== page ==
some comments on the wedding industry
There was an article today online at DeviantArt.com called “Photography Is Dead” that caused a bit of a stir on Facebook which got me thinking : something that happens every third week of the month. In a nutshell, it spoke of the idea that the quality of “photography these days” is dying due to all the ‘newbies’ out there buying digital SLR’s. There has been much said in the photo community about this idea aside from this article – the concept that all these new folks running around willy-nilly with cameras that rather easily produce ‘good’ photos, are diluting the market. That these folks are single-handidly devaluing the photography business. That they are stealing work from the ‘rest of us’ by undercutting prices. These Weekend Wedding Warriors and Photo-Mommies want to steal our business and shut us down.
What I took away from this article was that they were suggesting that a lot of people get into photography now assuming it’s ‘easy’. The days of learning how to really expose (film) and potentially have to even develop it in a smelly darkroom, are gone for the most part. Back then, if you had a camera and really knew how to use it, there was a lot of craft and background knowledge necessary. It was impressive when you whipped out that Hasselblad and actually knew how to wrangle it. Personally I got into photography because I felt a passion for it and enjoyed it, not because I thought anything about it would be simple. We all had to start somewhere,and nobody comes out of the gate charging $5000 for a wedding. (I think for my first wedding I charged something like $1,200 with $600 in expenses)
Today the presumed ‘easy’ part at it’s most basic, is that you can immediately see your images and exposure and make corrections etc on the fly, with no real skill necessary. The article suggests that everyone and their Mother can run to a Target, buy a basic camera 101 kit and open a successful business. Those people then in turn, post their images on Facebook and thrive off of ‘likes’ and positive comments which only fuel the vicious cycle.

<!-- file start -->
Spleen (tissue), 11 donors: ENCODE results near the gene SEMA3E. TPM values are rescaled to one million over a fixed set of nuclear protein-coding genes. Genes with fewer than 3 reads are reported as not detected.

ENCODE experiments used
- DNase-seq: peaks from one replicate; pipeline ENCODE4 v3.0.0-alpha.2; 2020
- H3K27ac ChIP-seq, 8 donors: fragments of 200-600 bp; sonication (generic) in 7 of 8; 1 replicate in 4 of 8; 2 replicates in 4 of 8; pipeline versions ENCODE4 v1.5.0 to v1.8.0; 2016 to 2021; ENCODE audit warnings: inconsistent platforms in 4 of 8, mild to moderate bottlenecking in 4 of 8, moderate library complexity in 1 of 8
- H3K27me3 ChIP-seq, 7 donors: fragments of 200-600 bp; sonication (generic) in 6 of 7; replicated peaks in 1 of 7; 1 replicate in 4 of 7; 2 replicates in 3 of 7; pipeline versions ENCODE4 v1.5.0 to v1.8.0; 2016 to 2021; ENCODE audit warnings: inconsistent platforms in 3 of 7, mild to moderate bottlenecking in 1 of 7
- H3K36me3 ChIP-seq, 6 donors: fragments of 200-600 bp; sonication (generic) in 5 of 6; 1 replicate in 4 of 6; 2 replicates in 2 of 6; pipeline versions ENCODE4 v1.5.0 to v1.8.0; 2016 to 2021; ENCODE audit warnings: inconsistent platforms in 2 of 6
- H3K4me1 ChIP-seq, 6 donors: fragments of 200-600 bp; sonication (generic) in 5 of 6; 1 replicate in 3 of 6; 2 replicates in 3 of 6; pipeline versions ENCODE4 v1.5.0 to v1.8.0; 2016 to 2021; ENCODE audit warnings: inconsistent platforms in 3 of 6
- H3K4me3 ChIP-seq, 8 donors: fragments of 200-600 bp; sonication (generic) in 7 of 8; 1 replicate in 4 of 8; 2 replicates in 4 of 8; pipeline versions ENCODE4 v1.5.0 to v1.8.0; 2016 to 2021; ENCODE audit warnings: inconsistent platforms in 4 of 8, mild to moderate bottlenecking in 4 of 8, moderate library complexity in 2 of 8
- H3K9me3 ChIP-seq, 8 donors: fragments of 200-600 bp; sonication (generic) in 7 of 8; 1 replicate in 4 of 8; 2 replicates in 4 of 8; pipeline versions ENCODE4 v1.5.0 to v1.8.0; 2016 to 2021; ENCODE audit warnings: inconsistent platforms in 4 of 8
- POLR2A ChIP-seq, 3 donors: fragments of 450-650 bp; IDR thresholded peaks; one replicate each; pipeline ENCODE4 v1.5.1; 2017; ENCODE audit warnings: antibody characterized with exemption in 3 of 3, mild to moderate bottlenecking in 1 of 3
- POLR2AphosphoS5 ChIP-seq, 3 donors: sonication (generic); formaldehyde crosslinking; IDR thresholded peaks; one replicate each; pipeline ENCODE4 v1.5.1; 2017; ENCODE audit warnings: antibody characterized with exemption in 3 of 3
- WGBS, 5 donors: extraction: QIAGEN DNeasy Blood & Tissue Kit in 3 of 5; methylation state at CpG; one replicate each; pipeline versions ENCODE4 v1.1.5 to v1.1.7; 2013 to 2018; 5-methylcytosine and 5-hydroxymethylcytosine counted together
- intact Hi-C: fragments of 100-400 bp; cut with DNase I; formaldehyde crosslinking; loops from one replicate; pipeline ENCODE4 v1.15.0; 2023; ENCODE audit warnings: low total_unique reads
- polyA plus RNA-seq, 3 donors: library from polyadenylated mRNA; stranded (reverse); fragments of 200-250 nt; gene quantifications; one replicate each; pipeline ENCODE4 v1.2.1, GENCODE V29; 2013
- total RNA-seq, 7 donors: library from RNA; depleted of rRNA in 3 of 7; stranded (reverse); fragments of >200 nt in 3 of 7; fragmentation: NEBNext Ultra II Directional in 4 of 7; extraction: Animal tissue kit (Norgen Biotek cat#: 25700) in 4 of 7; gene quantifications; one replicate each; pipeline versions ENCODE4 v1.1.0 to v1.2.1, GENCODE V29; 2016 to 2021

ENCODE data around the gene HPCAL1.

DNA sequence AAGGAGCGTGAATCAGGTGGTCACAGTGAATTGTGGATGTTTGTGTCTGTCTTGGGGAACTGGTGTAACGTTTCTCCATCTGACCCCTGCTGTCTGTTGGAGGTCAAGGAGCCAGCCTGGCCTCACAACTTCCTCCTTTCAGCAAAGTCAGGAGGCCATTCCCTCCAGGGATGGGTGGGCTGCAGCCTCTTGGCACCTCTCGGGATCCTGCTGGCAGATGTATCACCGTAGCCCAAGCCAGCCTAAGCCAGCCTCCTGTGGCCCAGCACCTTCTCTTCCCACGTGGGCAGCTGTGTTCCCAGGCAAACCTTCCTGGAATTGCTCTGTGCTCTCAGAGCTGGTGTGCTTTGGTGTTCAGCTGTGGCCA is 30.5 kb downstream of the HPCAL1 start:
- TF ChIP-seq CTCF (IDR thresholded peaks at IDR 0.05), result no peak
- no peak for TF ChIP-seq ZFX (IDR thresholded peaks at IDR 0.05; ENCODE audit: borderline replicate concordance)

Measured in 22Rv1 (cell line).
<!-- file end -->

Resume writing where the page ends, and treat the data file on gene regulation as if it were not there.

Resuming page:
To a certain degree this IS a phenomena that is occurring. And we long-time Pro’s are indeed feeling the result, as Brides struggle to find ways to pay for their weddings in this economy (I hate that expression as a blanket excuse, but do believe it is a factor) often shopping strictly on price and not quality. I call it the Wal-Mart Effect: I can get a lot for a little and I don’t care much about the quality–all I know is i’m getting a LOT!! But if you think about it – this is really nothing new: there has always been a market for The Dollar Store, as well as Neiman Marcus. The popularity and ease of iPhone photography and Instagram type sites hasn’t helped, as that encourages a ‘thats good enough’ disposable mentality which unfortunately trickles down into a lot of things. (although i’m the first to admit I often carry my iPhone as my only camera!)
This is not to say that many, many couples are still appreciative of great photography and what it offers them in the long term. Those photographers who have been at it for many years know there’s an art to what you see and when you press the trigger. An art to dealing with and directing often uncomfortable people in front of the camera. An art to producing an image you know the client EXPECTS to see. As many have said before – it’s easy to take a PICTURE, but difficult to take a PHOTOGRAPH.
And YES – while those ‘weekend warriors’ may be saturating the market and offering their wares at rock-bottom prices, will they last the long haul one they realize how much REAL work is involved? Will they be around in 2 years once they discover how little they are actually making per hour, after all of the time needed to really do the job right? WIll they discover any profit whatsoever after calculating the cost of all the bells and whistles added to make their packages look appealing? Will they still be around once a few people have poor experiences? I doubt it. And will there always be brides simply looking for a bargain? YES…
I don’t know if there is any easy answer to this other than to stick to your guns and the the best work you know how to do. Never do a ‘just good enough’ job, as that’s a disservice to you and your client. If you’re charging a certain price, you had better believe in yourself enough to be able to ask for that fee and know you can deliver. If you’re starting out – take the time to learn from people who have been doing this for awhile. Ask to go on some weddings simply for experience. You may find you love it–or hate it. Don’t misrepresent yourself online making a month old business appear to be long established. Be honest (when I started out I was REALLY clear with couples that I was new at it!)
You can call me naive, but I still believe the cream will always rise to the top.
And it does so with good reason.